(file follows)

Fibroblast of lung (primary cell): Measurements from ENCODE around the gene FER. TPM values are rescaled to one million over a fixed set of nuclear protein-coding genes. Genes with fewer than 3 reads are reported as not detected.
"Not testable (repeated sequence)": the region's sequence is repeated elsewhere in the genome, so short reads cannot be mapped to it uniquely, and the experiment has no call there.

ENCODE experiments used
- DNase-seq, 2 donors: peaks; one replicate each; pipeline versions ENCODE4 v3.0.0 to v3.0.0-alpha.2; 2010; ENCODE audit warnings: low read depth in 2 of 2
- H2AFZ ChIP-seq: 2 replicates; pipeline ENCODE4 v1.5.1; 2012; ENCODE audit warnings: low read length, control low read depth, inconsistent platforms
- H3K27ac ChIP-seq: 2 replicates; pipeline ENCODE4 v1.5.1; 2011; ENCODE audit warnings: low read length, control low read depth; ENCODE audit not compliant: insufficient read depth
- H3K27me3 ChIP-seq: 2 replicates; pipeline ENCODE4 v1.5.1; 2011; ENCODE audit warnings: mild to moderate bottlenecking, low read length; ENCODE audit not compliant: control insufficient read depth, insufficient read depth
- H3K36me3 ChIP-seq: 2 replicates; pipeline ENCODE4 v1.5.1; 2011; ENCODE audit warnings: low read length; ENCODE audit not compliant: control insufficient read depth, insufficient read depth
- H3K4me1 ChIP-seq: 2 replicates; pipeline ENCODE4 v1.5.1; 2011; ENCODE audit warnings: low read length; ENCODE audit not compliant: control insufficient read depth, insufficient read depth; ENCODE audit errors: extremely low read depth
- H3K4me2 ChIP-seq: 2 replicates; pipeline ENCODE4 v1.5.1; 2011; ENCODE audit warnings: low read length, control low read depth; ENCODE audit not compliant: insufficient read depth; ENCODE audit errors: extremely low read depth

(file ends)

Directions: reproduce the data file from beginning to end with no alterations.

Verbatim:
Fibroblast of lung (primary cell): Measurements from ENCODE around the gene FER. TPM values are rescaled to one million over a fixed set of nuclear protein-coding genes. Genes with fewer than 3 reads are reported as not detected.
"Not testable (repeated sequence)": the region's sequence is repeated elsewhere in the genome, so short reads cannot be mapped to it uniquely, and the experiment has no call there.

ENCODE experiments used
- DNase-seq, 2 donors: peaks; one replicate each; pipeline versions ENCODE4 v3.0.0 to v3.0.0-alpha.2; 2010; ENCODE audit warnings: low read depth in 2 of 2
- H2AFZ ChIP-seq: 2 replicates; pipeline ENCODE4 v1.5.1; 2012; ENCODE audit warnings: low read length, control low read depth, inconsistent platforms
- H3K27ac ChIP-seq: 2 replicates; pipeline ENCODE4 v1.5.1; 2011; ENCODE audit warnings: low read length, control low read depth; ENCODE audit not compliant: insufficient read depth
- H3K27me3 ChIP-seq: 2 replicates; pipeline ENCODE4 v1.5.1; 2011; ENCODE audit warnings: mild to moderate bottlenecking, low read length; ENCODE audit not compliant: control insufficient read depth, insufficient read depth
- H3K36me3 ChIP-seq: 2 replicates; pipeline ENCODE4 v1.5.1; 2011; ENCODE audit warnings: low read length; ENCODE audit not compliant: control insufficient read depth, insufficient read depth
- H3K4me1 ChIP-seq: 2 replicates; pipeline ENCODE4 v1.5.1; 2011; ENCODE audit warnings: low read length; ENCODE audit not compliant: control insufficient read depth, insufficient read depth; ENCODE audit errors: extremely low read depth
- H3K4me2 ChIP-seq: 2 replicates; pipeline ENCODE4 v1.5.1; 2011; ENCODE audit warnings: low read length, control low read depth; ENCODE audit not compliant: insufficient read depth; ENCODE audit errors: extremely low read depth